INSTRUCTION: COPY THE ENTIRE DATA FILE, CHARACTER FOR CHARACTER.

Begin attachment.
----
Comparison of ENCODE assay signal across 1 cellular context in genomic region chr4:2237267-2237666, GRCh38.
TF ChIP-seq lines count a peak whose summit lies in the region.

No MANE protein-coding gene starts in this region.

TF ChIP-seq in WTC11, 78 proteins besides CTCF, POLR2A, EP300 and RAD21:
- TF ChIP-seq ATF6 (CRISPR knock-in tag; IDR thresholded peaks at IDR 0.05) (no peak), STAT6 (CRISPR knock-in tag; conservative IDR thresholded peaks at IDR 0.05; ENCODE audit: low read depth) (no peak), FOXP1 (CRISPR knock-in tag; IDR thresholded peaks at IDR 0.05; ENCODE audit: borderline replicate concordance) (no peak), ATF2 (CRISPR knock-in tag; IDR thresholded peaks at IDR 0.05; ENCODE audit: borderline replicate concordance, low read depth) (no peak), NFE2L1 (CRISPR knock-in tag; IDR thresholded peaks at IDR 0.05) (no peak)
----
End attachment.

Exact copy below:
Comparison of ENCODE assay signal across 1 cellular context in genomic region chr4:2237267-2237666, GRCh38.
TF ChIP-seq lines count a peak whose summit lies in the region.

No MANE protein-coding gene starts in this region.

TF ChIP-seq in WTC11, 78 proteins besides CTCF, POLR2A, EP300 and RAD21:
- TF ChIP-seq ATF6 (CRISPR knock-in tag; IDR thresholded peaks at IDR 0.05) (no peak), STAT6 (CRISPR knock-in tag; conservative IDR thresholded peaks at IDR 0.05; ENCODE audit: low read depth) (no peak), FOXP1 (CRISPR knock-in tag; IDR thresholded peaks at IDR 0.05; ENCODE audit: borderline replicate concordance) (no peak), ATF2 (CRISPR knock-in tag; IDR thresholded peaks at IDR 0.05; ENCODE audit: borderline replicate concordance, low read depth) (no peak), NFE2L1 (CRISPR knock-in tag; IDR thresholded peaks at IDR 0.05) (no peak)